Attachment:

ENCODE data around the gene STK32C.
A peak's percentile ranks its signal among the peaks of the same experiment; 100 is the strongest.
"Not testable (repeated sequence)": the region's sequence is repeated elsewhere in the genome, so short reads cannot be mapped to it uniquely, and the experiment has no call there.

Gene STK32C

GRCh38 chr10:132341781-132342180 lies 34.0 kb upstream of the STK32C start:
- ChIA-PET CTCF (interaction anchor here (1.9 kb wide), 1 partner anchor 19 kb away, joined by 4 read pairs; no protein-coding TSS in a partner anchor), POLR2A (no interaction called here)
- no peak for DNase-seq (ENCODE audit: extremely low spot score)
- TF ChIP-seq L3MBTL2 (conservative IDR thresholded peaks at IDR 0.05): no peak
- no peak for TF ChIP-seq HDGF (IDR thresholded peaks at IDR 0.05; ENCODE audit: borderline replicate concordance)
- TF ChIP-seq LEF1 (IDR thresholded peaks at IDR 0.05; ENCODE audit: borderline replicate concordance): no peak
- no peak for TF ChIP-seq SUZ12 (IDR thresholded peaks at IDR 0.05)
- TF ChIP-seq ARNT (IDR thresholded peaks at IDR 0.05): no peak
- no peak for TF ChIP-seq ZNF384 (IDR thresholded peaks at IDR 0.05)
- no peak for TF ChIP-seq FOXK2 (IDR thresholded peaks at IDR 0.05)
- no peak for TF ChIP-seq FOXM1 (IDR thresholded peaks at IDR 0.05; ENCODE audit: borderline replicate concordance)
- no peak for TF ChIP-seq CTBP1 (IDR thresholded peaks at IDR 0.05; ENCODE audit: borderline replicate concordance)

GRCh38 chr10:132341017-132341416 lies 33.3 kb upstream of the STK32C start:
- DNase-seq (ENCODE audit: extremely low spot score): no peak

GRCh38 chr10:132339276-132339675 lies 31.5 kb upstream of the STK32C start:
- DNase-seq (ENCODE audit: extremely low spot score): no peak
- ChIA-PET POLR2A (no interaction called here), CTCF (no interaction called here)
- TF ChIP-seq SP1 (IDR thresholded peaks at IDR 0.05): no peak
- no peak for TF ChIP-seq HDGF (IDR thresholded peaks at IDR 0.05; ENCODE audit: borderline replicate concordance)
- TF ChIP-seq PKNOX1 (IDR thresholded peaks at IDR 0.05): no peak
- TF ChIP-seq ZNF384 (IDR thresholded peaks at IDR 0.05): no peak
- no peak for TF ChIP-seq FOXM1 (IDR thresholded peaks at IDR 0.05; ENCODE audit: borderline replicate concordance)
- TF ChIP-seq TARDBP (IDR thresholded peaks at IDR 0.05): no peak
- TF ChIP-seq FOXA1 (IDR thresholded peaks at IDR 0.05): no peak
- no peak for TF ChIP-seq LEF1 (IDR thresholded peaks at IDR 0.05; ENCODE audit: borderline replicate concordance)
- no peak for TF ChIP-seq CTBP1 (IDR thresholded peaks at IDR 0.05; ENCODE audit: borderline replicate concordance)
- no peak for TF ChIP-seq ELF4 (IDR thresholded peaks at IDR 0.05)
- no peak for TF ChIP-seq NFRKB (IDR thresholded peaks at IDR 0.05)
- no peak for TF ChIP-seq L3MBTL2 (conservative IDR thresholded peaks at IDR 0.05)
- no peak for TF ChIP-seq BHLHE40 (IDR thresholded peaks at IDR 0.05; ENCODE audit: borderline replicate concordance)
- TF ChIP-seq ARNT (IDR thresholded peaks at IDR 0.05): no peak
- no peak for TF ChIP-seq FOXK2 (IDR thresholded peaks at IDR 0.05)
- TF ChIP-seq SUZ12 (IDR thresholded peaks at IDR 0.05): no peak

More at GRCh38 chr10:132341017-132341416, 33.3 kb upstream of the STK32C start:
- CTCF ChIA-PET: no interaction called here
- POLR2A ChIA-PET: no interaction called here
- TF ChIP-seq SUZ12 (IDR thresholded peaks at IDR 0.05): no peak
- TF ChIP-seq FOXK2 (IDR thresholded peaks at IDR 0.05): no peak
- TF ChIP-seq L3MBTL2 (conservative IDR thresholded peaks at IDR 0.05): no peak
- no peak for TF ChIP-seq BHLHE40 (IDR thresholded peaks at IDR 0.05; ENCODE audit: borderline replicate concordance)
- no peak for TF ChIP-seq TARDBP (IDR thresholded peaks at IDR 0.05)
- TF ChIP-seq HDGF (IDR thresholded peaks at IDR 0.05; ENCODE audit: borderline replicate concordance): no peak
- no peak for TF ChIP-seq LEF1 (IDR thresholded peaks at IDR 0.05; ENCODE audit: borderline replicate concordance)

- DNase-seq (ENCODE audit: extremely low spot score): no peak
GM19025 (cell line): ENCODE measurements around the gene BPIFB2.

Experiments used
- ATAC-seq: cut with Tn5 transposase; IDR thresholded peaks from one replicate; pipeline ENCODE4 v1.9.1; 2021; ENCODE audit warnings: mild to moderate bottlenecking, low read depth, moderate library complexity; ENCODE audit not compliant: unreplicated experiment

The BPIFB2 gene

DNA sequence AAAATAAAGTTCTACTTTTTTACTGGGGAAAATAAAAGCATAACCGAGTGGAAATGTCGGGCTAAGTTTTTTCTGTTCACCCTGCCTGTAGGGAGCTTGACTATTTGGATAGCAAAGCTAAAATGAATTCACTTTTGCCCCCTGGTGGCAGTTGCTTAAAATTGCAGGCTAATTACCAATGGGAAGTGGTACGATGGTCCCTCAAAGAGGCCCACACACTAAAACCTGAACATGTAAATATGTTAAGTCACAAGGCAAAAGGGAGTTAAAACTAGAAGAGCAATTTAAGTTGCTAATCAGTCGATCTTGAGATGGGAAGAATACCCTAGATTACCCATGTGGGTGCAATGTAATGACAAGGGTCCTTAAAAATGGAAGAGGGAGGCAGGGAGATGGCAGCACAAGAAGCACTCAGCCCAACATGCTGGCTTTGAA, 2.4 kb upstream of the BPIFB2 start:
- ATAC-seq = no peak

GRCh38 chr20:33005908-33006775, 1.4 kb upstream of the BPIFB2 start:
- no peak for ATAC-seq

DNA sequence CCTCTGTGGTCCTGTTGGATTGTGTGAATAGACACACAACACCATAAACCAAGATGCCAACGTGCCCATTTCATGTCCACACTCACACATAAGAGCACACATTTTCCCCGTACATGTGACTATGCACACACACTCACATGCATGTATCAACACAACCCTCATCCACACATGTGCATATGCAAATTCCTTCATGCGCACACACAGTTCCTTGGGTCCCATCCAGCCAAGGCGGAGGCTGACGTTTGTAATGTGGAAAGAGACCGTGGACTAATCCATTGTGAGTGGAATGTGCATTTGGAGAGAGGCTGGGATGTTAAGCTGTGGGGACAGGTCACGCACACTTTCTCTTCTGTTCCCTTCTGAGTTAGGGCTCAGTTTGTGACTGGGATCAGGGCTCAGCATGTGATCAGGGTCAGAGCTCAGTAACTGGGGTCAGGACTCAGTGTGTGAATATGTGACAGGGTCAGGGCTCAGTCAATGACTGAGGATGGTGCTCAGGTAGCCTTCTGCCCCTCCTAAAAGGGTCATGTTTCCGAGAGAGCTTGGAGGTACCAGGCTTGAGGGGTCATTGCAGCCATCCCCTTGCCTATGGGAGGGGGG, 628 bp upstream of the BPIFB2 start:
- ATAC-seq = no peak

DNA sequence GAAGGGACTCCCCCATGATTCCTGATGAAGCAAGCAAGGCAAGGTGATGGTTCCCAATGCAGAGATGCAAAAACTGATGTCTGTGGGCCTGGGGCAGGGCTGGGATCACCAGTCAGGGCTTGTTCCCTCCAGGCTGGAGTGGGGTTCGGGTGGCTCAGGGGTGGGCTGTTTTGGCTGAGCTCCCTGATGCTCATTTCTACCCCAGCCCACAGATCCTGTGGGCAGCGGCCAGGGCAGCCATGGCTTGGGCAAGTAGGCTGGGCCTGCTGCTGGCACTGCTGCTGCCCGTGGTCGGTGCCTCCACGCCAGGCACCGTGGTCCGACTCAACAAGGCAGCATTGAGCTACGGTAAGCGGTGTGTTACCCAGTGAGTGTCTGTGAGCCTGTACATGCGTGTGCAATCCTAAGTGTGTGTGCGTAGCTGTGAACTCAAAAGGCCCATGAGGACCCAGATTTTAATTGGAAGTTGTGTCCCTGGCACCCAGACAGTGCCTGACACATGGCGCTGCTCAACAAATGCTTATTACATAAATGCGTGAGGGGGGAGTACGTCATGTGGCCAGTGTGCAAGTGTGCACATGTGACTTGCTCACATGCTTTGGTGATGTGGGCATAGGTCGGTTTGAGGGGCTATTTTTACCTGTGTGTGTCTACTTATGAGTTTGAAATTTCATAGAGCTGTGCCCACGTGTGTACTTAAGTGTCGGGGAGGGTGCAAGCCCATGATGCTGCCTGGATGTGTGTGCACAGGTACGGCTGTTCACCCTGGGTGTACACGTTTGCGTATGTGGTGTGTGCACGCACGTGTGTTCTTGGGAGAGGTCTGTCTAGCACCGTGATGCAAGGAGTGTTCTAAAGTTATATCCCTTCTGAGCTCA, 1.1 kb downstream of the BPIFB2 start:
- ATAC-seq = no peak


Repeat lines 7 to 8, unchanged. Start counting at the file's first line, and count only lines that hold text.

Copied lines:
- no peak for DNase-seq (ENCODE audit: extremely low spot score)
- TF ChIP-seq L3MBTL2 (conservative IDR thresholded peaks at IDR 0.05): no peak